# Bubble sort for linked list

I am working on a bubble sort function for a linked list. Here is the header for the function:

``````void sort(struct lnode** head,
void (*swapPtr)(struct lnode** head, struct lnode* n1, struct lnode* n2),
int (*comparePtr)(void* v1, void* v2))
``````

I don't really understand the function pointers being used. `swapPtr` is a function pointer to a function that is used to swap two nodes in the list. `comparePtr` is used as a pointer to one of three functions, all of which compare either the values in a certain member of the structure which is used to store the number of counts and line number of a given word. The possibilities are:

1. `countComp` — takes two nodes and compares the number of times the word shows up, returns 0 if equal, 1 if node1 > node 2 and -1 for the reverse.

2. `wordComp` — compares the words for the given nodes same return values as above.

3. `lineComp` — compares the line number the word occurs on same return values as above.

I understand how the bubble sort works and the general steps to achieve a sorted list. The area I am confused on is on how to call `comparePtr` and what do I need to pass to it? Also I have a `test.c` file used for testing my sorting methods. How would I go about calling the sort function? I'm not sure what to pass for the second and third arguments.

If someone could help explain this to me, it'd be great!

-
I assume countComp compares number of characters, wordComp compares words, lineComp compares lines, right? Just define your `swap` function, choose what you want to compare, and call it like `sort(my_head, &swap, &_ANY_Comp)`. –  FamZheng Oct 9 '12 at 5:04
The parameter of `comparePtr` is opaque, so the assumption is: the function implementation understands what is passed in and how to cast it to a meaningful type. `sort` also needs to know that, as the caller. –  FamZheng Oct 9 '12 at 5:08

If you have two functions:

``````void intSwapPtr(struct lnode** head, struct lnode* n1, struct lnode* n2) {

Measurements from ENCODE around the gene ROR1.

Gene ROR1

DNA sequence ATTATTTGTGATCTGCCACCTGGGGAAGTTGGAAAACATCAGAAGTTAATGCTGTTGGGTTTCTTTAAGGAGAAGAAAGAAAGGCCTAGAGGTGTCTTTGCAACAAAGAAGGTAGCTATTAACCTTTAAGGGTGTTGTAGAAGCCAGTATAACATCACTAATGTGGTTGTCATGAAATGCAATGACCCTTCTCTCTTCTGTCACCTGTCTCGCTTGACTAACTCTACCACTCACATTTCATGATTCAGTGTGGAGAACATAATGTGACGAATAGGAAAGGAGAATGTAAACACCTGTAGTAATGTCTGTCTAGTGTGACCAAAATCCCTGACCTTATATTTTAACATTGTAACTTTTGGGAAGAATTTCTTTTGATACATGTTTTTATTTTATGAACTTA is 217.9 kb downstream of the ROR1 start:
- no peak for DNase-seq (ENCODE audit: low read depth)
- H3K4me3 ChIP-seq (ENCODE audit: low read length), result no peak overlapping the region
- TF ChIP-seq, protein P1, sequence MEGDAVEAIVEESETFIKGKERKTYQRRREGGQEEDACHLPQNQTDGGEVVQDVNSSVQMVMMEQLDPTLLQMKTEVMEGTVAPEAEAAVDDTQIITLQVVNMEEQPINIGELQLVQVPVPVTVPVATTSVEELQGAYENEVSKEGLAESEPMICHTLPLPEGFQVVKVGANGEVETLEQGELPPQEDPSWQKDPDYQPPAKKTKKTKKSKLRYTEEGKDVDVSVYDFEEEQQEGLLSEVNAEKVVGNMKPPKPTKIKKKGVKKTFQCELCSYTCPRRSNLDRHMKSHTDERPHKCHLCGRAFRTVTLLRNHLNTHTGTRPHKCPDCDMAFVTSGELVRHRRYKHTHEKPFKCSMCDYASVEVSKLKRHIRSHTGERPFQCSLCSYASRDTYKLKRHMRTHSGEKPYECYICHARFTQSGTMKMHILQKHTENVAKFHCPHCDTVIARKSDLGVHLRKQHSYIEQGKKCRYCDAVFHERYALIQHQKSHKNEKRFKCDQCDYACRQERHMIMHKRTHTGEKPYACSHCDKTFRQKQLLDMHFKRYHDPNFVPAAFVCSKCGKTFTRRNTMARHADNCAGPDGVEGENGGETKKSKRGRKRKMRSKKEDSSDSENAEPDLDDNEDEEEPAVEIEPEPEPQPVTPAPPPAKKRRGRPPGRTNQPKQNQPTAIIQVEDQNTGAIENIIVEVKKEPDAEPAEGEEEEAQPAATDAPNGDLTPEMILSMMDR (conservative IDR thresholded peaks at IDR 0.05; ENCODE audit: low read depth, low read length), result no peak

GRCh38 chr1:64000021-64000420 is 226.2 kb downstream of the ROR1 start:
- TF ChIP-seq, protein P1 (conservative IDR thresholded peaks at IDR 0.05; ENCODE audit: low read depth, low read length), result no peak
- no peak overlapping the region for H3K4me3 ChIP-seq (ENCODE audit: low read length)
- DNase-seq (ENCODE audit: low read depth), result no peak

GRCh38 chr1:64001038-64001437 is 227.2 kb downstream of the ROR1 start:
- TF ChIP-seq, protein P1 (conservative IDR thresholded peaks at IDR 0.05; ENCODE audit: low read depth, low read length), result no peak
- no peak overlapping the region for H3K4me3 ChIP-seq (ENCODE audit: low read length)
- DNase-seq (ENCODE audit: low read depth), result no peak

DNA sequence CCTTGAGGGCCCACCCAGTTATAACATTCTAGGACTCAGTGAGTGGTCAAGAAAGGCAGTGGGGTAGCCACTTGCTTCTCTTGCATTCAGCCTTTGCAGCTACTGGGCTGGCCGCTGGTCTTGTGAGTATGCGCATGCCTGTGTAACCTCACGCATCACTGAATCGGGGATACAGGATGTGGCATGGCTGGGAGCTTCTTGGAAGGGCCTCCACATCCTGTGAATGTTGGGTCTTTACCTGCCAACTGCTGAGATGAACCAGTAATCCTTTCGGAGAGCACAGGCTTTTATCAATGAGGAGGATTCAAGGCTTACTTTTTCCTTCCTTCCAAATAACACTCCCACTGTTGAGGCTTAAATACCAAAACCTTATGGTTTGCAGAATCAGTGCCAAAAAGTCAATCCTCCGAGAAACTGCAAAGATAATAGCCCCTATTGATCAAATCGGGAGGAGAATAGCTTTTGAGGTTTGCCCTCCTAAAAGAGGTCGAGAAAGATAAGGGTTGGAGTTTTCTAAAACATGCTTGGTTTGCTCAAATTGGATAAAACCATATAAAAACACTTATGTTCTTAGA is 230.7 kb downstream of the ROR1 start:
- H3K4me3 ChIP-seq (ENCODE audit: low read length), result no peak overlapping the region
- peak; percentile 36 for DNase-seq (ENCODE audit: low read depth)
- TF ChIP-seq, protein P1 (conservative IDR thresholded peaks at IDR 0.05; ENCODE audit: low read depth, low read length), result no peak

//definition
}

int intComparePtr(void* v1, void* v2) {
//definition
}
``````

then you can call sort by just passing those functions as arguments. The functions will be implicitly converted in to pointers to functions when used as arguments.

``````swap(listHead, intSwapPtr, comparePtr)
``````

Inside the definition of swap, you can call `swapPtr` and `comparePtr` in the same way as you would call any other function, they will be implicitly dereferenced.

-

It looks to me like whoever created this header wanted the `comparePtr` to take two pointers and return an int telling you which node is "greater" in the ordering of nodes.

So you would call it like this:

``````lnode * a = ...;
lnode * b = ...;
int comparison = comparePtr(a, b);
if (comparison < 0)
{
// we know a comes after b
}
else if (comparison > 0)
{
// we know a comes after b
}
else
{
// a and b are equal as far as ordering is concerned
}
``````

This is like the ruby spaceship operator.

-
There is no need to deal with three cases. If `a` and `b` are in order, you leave them alone, otherwise swap. –  Kaz Oct 9 '12 at 5:10
Okay..I am confused on where `lnode* a` and `lnode* b` come from. –  Matt Altepeter Oct 9 '12 at 5:11
Matt, a and b point to whatever two nodes you want to consider swapping. Do you know how the bubble sort algorithm works? The algorithm tells you which nodes to consider swapping. On the first iteration, you would probably do `a = *head` and `b = a->next` so that a and b point to the first two nodes in the list. –  David Grayson Oct 9 '12 at 5:16
``` void sortList(node *start) { head = start;```
``` for(ptr = head; ptr != NULL; ptr = ptr->next) { for(newptr = ptr->next; newptr != NULL; newptr = newptr->next) { if(ptr->data > newptr->data) { int temp = ptr->data; ptr->data = newptr->data; newptr->data = temp; } } } ```
```} ```